Monday, November 27, 2006

history of the cards

In 1966, Michael Dummett wrote “The Game of Tarot”, a history of playing cards and the Tarot in Europe. There he concludes: “the overwhelming probability, then, is that, in about 1370- 1375, playing cards came to Europe, very likely through Venice, from Mamluk Egypt, where they had been known for some time. The etymological evidence suggests that they had reached Egypt through Persia, just as Chess had spread throughout the Islamic world from Persia, whither it had arrived before the Muslim conquest. From this point in the trail however, the evidence becomes patchy”. This conclusion is based on the discovery of a 15th century Egyptian Mamluk set discovered in the Topkapi Sarayi Museum in Istanbul. The set, consisting of four suits, Swords, Polo Sticks, Cups and Coins and three court cards: King (malik); Viceroy (naib); and Second Viceroy (thani Naib). The four suits are identical to the four suits in the Tarot pack, though it is now usual to refer to the sticks as wands or batons.

There are several other European references he draws on- an inventory of possessions drawn up by her son at the death of the Duchess of Orleans in 1408 mentions ‘a pack of Saracen cards’; inventories from Barcelona that attest to “Moorish playing cards” and the 15th century ‘Chronicles of Viterbo’ that say: “In the year 1379 there was brought to Viterbo, the game of cards, which in the Saracen language is called ‘nayb’.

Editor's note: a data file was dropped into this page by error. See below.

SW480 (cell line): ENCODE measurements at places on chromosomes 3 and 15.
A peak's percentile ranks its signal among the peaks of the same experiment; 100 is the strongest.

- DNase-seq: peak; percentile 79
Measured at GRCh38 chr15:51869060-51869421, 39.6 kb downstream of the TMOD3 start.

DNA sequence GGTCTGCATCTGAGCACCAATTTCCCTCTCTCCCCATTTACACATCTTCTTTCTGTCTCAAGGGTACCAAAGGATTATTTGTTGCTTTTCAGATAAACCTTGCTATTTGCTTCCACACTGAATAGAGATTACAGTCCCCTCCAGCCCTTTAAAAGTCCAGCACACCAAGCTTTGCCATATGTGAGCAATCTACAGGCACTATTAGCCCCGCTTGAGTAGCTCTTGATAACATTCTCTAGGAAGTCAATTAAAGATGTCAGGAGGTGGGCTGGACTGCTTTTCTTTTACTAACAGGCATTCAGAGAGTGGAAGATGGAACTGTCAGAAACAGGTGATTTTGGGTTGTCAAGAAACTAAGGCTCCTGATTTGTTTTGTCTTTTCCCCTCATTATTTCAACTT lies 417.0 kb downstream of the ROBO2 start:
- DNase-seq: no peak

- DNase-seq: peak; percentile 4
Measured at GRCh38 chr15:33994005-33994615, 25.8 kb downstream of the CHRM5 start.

Idries Shah in his Book ‘The Sufis’ says “Naib is an Arabic word meaning ‘deputy’… or substitute material, forming an allegory of the teachings of a Sufi master about certain cosmic influences upon humanity. This is divided into four sections, called the turuq
(four Ways), the word from which ‘tarot’ is undoubtedly derived…the pack as it stands today, is only partially correct…this error has been caused by a mistranslation from Arabic of certain words”. .”The Spanish still call playing cards naipes.

The earliest recorded playing cards are Chinese and there are several references that give AD 969 as the earliest certain date for Chinese playing cards. Could ‘ganjifa’ have originated from China? Could China – the land in which paper was invented- be the source for playing card games in the world ? The Colliers encyclopaedia on Books says: “From its introduction by the Moors, who had forcibly wrested the secret from the Chinese, papermaking moved to Italy , to cater to a rage for card playing, among other things. A public eager for ‘images’ – souvenirs of events and shrines…was rising on every side”.

No comments: